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Optimizing Images For the Web Part 3 – Image Type

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This is Part 3 of Optimizing Images, A Beginner’s Guide and in this session we discuss the types of image compression format: jpg, gif, png. We discuss which is best suited for photos, graphics and use with transparency and the pros and cons of each format with examples.

Video Transcript

Okay so the next level then is image compression format and we’re really talking about 3 different types of image compressing. We’re talking about jpeg, gif, and png. And as a rule of thumb, a jpeg is best of photographs, gifs are best for graphics, and pngs are best for any kind of image transparency. So that’s the best rule of thumb to use. If you’re looking at a photograph, ignore gifs and pngs. If you’re looking at a graphic, ignore jpegs and pngs. And if you’ve got transparency in the image then ignore jpegs and gifs. Gif does actually have transparency but it doesn’t have semi-transparency unless the transparency is perfectly executed, the transparency on gifs doesn’t look that great.

So this is sort of the standard rule of thumb. Jpegs are best for photographs, gifs are best for graphics, pngs are best for transparency.

Ken asks, what do I mean by transparency in an image? Well, images can be transparent or semi-transparent. And so for example, where do I have a good example of a… oh yeah, I mean, actually, I have a good example from last night. Let’s see, what was that? What was that… laurraine. That’s what it was. This image here, this is a semi-transparent image that is, if there was something behind this image, you would be able to see through it. And by this, I’m talking about this brush stroke that I use as the background for this heading. I wonder if I have another good example of this. I don’t even know if this site is still up or if it is up… oh yeah, okay sure. Here’s a… I mean, sort of. This is a semi-transparent image that overlays this space. And so I’ve got a nice background image behind it that you can see through it. And the same thing is true with this white color here. This is a semi-transparent image that is filling up the space and so you can see through it to see what’s happening below. And that’s what I mean by transparent or semi-transparent.

On the other hand, this image right here, this Tailoring Thesis image. This image is also a transparent in that it doesn’t actually have this green in it. The image actually is just the white with the shadow and the yellow with the shadow. And it sits on top of the green background color. And so this is a very common thing to do when you say have a logo that you want to impose over something else in the background. Same thing is true on this site. This image right here is a semi-transparent image and this grey is not part of it. In fact, the same is true for this section right here, this Thesis Toolbox. Again, this is a semi-transparent image or a transparent image that does not have gray behind it. And there are lots of reasons to do that. One of them though is to be able to have, like I said, a background image back behind that you don’t have to try to line up. If this had… if there were some activity going on you know, in this background image here and it was part of this, you would have to try to line it up. Actually, you know what? Maybe the confident mom’s a better idea. This is probably a better site actually because this has a fairly active background and so we use… yeah, okay.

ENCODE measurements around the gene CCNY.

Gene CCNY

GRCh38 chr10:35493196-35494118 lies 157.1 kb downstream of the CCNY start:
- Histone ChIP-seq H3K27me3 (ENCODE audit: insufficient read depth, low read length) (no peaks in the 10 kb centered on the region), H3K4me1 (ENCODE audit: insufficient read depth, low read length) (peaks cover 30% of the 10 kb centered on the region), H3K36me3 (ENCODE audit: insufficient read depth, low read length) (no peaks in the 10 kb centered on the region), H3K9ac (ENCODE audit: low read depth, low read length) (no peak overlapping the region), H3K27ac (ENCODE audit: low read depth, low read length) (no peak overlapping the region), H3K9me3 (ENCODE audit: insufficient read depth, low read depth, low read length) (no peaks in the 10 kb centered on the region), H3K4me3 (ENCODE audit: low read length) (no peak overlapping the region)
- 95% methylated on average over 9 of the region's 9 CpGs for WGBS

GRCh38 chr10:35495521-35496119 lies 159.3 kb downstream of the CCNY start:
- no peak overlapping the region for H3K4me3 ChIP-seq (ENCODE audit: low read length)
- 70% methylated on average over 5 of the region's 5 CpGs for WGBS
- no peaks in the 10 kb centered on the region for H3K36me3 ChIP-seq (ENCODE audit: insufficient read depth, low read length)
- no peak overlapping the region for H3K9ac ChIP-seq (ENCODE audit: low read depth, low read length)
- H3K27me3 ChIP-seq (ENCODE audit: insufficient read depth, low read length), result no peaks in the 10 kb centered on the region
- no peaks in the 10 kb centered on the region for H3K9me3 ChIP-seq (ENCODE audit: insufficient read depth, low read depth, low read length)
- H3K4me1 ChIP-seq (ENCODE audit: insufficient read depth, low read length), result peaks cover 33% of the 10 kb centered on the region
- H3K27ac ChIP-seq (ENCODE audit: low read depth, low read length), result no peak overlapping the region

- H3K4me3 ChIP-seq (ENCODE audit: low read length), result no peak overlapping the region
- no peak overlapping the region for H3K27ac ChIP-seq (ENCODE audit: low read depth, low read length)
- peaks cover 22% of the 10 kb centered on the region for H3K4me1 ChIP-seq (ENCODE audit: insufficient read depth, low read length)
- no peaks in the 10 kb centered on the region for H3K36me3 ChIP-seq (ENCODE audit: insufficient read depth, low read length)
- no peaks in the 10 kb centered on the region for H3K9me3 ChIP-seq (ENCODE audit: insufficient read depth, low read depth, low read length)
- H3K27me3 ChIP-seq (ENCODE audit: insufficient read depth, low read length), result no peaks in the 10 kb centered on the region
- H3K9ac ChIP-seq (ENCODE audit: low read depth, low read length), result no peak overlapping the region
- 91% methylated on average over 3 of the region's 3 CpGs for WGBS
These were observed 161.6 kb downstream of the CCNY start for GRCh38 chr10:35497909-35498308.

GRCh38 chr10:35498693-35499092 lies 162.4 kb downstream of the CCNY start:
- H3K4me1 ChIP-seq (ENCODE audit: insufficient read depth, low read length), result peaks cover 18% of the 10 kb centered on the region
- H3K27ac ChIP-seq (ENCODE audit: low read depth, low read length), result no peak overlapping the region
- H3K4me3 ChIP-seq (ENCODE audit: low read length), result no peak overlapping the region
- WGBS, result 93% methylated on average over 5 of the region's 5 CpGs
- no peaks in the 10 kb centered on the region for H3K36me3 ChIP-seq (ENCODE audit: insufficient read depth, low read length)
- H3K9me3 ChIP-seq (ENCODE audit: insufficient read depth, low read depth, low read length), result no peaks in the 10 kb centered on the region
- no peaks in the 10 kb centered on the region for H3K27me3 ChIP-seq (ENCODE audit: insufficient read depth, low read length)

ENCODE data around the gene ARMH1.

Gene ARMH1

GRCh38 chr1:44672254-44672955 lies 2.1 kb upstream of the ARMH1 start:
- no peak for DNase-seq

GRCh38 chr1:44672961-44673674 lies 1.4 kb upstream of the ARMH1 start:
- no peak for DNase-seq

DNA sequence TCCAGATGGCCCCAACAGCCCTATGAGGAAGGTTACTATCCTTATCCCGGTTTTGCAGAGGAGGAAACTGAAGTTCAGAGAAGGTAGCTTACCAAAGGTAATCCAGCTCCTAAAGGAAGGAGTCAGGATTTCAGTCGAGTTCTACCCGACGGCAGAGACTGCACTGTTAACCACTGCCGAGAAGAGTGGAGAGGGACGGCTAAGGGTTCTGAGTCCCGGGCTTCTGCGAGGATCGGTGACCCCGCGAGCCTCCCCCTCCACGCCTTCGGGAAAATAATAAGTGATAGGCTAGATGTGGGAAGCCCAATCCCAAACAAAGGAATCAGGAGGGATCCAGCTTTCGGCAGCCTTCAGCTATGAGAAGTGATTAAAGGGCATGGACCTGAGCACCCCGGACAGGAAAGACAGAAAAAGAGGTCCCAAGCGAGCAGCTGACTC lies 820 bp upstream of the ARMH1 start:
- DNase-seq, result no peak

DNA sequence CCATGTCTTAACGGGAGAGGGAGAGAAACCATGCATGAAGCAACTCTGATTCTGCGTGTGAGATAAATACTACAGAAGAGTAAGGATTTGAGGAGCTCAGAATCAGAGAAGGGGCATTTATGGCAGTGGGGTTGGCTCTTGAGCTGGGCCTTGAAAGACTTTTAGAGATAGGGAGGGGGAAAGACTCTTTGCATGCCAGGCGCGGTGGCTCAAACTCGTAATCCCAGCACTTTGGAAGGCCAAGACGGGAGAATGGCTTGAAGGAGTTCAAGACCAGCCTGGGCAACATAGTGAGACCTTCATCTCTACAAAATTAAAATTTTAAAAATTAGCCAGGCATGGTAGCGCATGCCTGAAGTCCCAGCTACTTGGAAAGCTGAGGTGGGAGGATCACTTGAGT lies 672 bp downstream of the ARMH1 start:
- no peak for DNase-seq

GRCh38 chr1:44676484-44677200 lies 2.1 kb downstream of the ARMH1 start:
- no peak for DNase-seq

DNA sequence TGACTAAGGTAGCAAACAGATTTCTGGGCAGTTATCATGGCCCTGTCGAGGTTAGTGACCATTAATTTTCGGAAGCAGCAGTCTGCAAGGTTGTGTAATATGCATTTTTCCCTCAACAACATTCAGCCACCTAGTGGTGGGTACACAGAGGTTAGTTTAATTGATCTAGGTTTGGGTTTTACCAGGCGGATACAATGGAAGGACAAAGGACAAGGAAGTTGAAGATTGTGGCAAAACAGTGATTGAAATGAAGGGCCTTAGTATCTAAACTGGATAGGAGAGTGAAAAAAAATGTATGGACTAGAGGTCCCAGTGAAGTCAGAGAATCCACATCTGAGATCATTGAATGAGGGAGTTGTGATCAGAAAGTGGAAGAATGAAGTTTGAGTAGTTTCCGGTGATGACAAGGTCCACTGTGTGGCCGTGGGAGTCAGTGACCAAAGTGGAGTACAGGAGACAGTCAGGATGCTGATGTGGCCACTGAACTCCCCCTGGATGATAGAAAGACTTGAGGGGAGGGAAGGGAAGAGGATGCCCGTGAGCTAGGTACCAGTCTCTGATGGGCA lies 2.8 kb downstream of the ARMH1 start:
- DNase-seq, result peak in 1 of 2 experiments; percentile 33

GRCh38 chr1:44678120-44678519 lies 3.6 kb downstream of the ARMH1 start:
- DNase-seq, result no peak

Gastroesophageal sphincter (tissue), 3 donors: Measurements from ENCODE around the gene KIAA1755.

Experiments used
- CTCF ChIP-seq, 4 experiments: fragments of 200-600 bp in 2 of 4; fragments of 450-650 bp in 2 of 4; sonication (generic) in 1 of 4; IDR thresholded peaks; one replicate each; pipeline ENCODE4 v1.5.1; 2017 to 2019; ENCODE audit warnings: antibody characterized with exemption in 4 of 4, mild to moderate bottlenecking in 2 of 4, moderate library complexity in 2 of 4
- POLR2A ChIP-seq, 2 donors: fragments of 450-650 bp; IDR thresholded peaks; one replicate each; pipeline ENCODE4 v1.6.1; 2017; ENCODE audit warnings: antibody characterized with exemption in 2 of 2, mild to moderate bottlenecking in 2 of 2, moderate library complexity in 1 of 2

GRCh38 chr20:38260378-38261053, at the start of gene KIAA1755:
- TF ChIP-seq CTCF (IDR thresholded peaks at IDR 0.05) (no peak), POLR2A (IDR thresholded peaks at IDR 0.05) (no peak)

So this image right here, the confident mom image, that image is a transparent image that is overlaying the top of this background image. This background image is a little square. It’s 100 pixels by 100 pixels that repeats itself all over. And so then we have this logo which sits on top of it. If it had this stuff in the background, you’d have to very carefully line it up so that it would line up with the background image which would be a total pain in the patoot. So actually, all of these things on Susan’s site are all transparent pngs that allow the background to stand out behind it or for this to overlay it, to give it a sense of you know, depth and that sort of thing. So anyway, that’s what transparency is in an image and those are the sort of applications we’re going to use transparency.

Jared asks, “Does it… can you just change the image file type by changing its ending?” No, of course not. It’s an entire set of technology that’s indicated by its file type but it’s not… you don’t change the technology by changing the text on it.

So anyway, back to the presentation. Jpegs are best for photos. Gifs are best for graphics. Pngs are best for transparency.